A feeling of gratitude, in essence, is opposite to the feeling of discontent. If you fill yourself with gratitude, then automatically you will be able to get rid of discontent. They say that everything that one doesn’t appreciated will be taken away. Start appreciating all the little things that you already have and you will multiply what you are grateful for. And there is a lot to be grateful for. We are given an incredible gift of life. We are given a fantastic human body with all its capabilities. We can see, hear, touch, smell and feel. We have priceless opportunities for development and self-realization. In whatever situation you are in, there is always something to be grateful for. Learn how to thank the world even for our breathing, understanding how valuable each breath of air is. When you hold the breath in pranayama practice on the mat, you will quickly appreciate the ability to breathe in full. When you perform asanas, you can experience the joy of movement, the gift of feeling your physical body.

How to practice Santosha

To practice Santosha, it is necessary to accept fully not only what appears to be good and pleasant, but also everything that surrounds us and everything that has been given to us. This means we need to accept things like diseases, difficulties and deprivations. At first glance, it might seem impossible to be grateful for a sudden injury or for a financial loss. However, if your attention is focused on your internal awareness and not on the external circumstances, then you will be able to observe Santosha even in the most tragic situations. You will be able to understand that any disease is the physical reaction to your inadequate interaction with the world. It is, ultimately, a signal that you are doing something wrong and is a lesson to be gratefully accepted. It might be that a sudden hospitalization is an opportunity to stop, take a necessary pause, rethink accumulated experiences, or even a protection or a warning sign you needed. This way you can treat any challenge as a lesson, as a training exercise of non-attachment to the external material benefits. When any serious problems come, reflect on the opportunities they grant you, try to find positive aspects and lessons in them, then gratefully accept the situation.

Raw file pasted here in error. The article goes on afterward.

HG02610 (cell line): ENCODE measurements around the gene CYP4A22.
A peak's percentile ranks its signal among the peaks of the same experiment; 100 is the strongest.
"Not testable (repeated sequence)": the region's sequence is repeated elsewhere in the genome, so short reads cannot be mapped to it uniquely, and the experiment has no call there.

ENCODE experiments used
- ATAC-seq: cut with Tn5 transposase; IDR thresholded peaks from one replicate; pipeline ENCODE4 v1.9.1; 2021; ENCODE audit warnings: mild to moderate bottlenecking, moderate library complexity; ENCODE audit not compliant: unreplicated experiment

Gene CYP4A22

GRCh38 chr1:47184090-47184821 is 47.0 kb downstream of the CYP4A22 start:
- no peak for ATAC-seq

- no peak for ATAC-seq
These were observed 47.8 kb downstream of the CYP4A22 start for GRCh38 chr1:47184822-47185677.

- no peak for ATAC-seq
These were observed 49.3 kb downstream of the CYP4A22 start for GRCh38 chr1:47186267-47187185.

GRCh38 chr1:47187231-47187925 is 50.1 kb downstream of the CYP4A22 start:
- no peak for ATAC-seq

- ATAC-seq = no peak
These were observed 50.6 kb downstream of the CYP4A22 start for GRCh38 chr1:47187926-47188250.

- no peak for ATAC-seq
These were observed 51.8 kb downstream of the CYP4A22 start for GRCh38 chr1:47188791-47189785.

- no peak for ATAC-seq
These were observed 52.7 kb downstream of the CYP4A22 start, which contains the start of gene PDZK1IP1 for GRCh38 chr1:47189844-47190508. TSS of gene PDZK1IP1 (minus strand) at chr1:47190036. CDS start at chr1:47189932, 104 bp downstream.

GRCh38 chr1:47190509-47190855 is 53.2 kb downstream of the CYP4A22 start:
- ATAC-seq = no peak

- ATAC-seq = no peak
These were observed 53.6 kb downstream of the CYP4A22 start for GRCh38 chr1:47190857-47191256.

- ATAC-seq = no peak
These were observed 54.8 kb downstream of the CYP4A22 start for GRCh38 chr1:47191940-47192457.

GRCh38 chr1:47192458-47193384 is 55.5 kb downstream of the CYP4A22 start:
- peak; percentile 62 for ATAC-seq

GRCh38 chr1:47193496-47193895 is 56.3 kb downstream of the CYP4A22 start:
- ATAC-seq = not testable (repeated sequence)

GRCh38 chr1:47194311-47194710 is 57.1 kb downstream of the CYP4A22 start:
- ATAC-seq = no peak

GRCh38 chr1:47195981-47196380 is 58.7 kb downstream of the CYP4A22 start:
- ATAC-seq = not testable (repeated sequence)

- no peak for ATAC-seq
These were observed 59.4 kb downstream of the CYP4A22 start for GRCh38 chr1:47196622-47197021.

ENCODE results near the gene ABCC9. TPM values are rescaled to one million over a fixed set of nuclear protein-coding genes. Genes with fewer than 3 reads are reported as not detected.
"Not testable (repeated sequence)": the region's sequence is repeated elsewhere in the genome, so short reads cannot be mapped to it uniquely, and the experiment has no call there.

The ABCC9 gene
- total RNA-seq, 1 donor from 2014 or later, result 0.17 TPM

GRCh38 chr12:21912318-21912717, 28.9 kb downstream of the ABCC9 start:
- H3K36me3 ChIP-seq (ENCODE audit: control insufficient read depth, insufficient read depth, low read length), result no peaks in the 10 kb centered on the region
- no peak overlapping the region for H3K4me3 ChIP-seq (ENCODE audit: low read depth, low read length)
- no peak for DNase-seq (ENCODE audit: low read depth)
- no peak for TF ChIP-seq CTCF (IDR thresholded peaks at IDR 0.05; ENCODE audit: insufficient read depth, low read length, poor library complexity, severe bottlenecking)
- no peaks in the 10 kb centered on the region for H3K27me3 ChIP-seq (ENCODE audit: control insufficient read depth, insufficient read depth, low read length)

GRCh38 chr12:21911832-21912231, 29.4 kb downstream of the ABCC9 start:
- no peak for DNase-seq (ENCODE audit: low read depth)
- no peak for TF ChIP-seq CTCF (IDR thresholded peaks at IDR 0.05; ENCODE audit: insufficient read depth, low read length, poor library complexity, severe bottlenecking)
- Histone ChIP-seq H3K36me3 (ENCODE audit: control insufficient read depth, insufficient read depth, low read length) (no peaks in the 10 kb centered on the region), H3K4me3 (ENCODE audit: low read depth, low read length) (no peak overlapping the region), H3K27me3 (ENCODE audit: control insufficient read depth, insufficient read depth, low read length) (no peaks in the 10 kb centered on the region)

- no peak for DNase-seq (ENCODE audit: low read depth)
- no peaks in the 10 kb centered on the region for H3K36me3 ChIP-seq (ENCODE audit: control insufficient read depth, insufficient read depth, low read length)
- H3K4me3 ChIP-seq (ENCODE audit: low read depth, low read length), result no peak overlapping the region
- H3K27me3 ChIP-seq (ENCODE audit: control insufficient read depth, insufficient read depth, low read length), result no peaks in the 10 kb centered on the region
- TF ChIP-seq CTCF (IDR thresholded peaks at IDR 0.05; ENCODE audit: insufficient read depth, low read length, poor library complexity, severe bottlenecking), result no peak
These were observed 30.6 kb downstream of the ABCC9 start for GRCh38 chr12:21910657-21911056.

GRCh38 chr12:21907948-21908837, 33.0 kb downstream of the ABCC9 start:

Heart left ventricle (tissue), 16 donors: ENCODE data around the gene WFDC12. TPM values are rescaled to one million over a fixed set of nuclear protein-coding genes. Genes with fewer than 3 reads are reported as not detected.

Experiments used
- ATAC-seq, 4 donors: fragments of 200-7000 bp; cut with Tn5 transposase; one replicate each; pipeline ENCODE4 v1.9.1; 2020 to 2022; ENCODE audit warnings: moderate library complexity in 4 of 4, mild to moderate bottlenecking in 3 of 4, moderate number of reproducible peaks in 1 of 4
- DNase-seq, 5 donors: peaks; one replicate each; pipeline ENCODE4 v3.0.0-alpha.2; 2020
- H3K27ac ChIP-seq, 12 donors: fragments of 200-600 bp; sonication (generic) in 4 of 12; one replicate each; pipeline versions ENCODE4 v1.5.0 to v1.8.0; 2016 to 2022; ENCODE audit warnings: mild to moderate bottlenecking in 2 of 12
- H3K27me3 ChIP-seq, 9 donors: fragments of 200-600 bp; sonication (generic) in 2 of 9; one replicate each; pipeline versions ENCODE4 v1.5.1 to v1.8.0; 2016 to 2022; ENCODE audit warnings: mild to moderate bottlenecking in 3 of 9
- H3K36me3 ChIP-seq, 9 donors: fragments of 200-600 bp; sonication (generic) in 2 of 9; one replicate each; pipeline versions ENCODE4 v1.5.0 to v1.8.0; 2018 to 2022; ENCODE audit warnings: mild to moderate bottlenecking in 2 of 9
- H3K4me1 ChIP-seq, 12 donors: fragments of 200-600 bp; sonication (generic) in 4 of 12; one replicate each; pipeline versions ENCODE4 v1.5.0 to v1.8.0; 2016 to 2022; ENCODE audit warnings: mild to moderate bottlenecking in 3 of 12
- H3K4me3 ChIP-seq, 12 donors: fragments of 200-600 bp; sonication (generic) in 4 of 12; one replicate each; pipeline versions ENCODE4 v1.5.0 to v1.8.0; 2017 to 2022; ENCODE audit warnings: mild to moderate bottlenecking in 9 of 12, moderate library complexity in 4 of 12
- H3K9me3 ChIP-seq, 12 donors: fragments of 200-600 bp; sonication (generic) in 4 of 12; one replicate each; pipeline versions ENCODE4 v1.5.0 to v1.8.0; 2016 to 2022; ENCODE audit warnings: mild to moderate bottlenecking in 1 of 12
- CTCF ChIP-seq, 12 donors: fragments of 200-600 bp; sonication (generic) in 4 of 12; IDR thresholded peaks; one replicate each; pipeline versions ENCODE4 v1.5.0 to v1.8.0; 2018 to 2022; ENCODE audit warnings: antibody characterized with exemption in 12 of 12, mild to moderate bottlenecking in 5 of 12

To see the positive even in the most unpleasant circumstances is a skill that can be developed. Our daily lives constantly provide situations in which we can practice Santosha. Somebody cuts you off in traffic or scolds you in a queue? Try to be grateful for this situation as it allows you to train patience and to thank these people who, with their actions, allowed you to work out some of your negative karma. There is a great exercise for this practice: if you suddenly track down a negative emotion inside yourself, for example, resentment towards someone, then immediately find 10 things for which you can be grateful in this situation. If you are very annoyed by someone and can not cope with this feeling, try to see this person as your close old friend through the lenses of love and compassion.

While practicing yoga on the mat, observe Santosha as well. Only when the difficult asanas are performed with gratitude and patience, Tapas are accumulated and the practice becomes a real austerity.

Thus, observe Santosha practice, the practice of acceptance and gratitude. Remember that by changing yourself, you change the whole world.

Vadim Levashov